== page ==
A special forces team medic assigned to the Combined Joint Special Operations Task Force- Afghanistan applies medical treatment to another Soldier who received shrapnel wounds from an RPG explosion while battling Taliban fighters in the Sangin District area of Helmand Province April 10. The Soldier was able to continue fighting minutes later. (U.S. Army Photo by Spc. Daniel Love)
After a decade of war, America is well schooled on post-traumatic stress, lost limbs and traumatic brain injury, but the most common injury sustained by U.S. troops is literally a silent wound: hearing loss.
Mark Brogan, a retired Army captain, can speak quite personally about almost all of those examples of combat carnage – he suffered a brain injury, a spinal injury and a nearly severed right arm when a suicide bomber on foot detonated his weapon near Brogan six year ago in Iraq.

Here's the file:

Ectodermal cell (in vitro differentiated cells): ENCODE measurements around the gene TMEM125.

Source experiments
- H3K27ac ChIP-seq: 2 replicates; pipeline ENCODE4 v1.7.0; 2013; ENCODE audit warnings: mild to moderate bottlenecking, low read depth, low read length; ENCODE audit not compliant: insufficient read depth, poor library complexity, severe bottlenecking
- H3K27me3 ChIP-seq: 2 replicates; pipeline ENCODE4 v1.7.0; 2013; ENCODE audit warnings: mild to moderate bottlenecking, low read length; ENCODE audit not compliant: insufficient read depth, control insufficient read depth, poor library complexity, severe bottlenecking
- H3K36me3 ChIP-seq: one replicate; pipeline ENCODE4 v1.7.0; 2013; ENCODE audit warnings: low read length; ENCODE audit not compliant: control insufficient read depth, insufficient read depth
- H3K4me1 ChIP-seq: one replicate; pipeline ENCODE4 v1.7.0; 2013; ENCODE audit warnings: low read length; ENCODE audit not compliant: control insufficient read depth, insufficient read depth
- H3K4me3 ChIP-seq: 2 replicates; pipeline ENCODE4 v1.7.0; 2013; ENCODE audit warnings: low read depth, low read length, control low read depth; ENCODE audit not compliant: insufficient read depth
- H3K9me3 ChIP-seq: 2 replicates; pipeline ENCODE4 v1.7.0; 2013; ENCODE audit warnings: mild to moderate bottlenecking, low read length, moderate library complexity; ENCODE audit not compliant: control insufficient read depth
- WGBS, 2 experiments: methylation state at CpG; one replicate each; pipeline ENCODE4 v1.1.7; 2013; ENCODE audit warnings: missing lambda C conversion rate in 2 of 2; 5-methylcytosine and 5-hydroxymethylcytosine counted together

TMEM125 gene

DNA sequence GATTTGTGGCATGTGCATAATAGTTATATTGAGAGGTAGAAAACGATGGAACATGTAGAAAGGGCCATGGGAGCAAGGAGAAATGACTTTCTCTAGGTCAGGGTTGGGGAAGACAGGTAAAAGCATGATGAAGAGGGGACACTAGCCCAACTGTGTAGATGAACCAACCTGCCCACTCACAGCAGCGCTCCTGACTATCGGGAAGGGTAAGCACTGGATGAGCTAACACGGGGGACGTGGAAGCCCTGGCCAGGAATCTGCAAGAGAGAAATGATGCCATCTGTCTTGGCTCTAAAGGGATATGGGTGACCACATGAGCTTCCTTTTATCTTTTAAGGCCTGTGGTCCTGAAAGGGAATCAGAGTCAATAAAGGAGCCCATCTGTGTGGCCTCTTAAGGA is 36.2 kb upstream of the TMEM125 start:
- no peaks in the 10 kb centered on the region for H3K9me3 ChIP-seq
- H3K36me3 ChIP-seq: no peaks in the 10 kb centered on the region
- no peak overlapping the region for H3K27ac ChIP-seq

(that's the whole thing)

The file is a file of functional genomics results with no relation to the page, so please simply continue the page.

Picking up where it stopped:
Mark Brogan sustained a spinal injury, a brain injury, a nearly severed arm – and severe hearing loss – when a suicide bomber blew himself up not far from Brogan in Iraq six years ago.
What does Brogan, 32, consider the worst of the physical trauma? “Hearing loss and the brain injury,” he said from his home in Knoxville, Tenn. He has “profound unusable hearing” in his right ear and severe hearing loss in his left, he said, along with constant ringing, or tinnitus, in his ears.
Read the rest of Bill Briggs’ report at NBC News.
A special forces team medic assigned to the Combined Joint Special Operations Task Force- Afghanistan…
by Tactical-Life / Nov 13, 2012